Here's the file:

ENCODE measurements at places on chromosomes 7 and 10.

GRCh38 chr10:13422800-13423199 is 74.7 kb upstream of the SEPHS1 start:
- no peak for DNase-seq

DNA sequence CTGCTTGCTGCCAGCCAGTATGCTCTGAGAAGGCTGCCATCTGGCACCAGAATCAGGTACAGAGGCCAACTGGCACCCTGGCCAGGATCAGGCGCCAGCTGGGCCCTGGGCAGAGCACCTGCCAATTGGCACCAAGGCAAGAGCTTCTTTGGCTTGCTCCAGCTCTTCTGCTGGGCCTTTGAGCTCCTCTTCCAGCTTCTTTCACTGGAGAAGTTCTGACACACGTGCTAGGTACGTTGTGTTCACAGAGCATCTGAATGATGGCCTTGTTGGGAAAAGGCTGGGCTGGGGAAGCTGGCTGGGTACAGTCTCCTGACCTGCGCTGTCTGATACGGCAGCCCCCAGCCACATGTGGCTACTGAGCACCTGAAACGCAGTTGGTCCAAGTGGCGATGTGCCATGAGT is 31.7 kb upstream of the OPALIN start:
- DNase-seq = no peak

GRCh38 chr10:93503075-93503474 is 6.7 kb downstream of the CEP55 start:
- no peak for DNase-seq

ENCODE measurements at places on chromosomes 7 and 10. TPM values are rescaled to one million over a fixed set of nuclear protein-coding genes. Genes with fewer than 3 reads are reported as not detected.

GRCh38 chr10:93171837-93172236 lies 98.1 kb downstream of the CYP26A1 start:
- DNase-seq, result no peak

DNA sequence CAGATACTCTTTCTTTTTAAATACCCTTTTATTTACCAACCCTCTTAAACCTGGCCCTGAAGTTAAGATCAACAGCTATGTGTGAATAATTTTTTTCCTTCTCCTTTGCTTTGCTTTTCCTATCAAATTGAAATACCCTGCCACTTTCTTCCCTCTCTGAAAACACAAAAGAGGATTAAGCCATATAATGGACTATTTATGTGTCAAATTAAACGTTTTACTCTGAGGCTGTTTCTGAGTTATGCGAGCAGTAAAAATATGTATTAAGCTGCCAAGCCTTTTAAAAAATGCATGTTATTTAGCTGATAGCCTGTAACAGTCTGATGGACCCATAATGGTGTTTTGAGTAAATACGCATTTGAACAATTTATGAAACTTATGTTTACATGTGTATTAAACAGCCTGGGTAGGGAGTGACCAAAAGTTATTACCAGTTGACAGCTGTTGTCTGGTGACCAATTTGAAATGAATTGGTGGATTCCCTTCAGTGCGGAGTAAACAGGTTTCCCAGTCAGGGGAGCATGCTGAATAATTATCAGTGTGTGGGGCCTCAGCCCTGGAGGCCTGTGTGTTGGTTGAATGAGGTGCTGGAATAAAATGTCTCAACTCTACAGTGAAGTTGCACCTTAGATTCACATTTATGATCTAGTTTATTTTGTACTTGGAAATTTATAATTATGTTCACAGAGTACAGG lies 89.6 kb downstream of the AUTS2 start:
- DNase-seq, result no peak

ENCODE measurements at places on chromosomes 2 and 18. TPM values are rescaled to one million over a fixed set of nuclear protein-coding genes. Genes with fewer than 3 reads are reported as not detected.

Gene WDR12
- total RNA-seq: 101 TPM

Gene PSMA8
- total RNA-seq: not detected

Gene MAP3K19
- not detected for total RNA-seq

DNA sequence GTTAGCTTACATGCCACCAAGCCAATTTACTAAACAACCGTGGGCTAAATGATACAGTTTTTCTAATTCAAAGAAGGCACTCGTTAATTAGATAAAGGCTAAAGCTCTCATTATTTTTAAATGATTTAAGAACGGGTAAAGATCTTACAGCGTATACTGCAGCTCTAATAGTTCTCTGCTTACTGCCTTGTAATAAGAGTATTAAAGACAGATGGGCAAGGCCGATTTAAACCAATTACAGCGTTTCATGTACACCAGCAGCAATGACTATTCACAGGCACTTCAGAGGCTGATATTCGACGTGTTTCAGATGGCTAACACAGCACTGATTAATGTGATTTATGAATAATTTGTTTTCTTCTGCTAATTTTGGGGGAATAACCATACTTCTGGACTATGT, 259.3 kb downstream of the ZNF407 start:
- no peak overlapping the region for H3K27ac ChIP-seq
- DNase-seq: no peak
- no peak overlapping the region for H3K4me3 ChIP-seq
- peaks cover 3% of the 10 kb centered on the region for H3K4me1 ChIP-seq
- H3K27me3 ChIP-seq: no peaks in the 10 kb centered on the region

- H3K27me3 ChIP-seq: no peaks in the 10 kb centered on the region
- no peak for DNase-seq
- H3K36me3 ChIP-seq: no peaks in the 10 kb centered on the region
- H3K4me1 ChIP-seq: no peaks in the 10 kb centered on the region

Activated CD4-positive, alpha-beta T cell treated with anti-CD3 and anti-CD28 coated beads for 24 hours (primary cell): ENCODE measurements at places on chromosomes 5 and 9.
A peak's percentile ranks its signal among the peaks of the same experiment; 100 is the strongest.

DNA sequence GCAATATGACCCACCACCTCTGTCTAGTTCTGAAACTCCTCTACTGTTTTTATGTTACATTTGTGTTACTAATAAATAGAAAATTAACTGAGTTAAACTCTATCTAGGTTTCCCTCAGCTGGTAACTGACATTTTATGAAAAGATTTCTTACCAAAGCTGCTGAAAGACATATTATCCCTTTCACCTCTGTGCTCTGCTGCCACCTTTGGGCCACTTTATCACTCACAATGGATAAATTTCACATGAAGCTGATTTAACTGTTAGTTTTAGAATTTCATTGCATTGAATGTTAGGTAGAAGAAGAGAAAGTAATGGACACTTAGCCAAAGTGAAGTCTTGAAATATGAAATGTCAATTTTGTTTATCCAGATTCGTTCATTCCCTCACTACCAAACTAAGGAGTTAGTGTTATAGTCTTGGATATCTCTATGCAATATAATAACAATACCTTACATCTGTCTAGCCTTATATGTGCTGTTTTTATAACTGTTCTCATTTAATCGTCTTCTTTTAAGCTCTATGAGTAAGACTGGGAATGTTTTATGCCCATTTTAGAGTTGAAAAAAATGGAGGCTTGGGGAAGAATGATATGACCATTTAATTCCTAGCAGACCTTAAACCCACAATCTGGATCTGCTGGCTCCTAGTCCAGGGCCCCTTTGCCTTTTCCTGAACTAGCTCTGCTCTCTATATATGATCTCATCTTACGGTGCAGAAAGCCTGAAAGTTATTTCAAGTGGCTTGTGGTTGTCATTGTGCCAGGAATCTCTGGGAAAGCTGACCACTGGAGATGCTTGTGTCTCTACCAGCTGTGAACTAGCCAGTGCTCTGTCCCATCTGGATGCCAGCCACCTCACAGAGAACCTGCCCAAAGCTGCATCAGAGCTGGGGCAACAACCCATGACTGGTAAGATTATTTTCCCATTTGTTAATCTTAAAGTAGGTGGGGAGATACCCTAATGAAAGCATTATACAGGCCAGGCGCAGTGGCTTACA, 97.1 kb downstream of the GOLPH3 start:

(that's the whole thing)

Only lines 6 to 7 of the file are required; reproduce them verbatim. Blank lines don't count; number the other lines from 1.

GRCh38 chr10:93503075-93503474 is 6.7 kb downstream of the CEP55 start:
- no peak for DNase-seq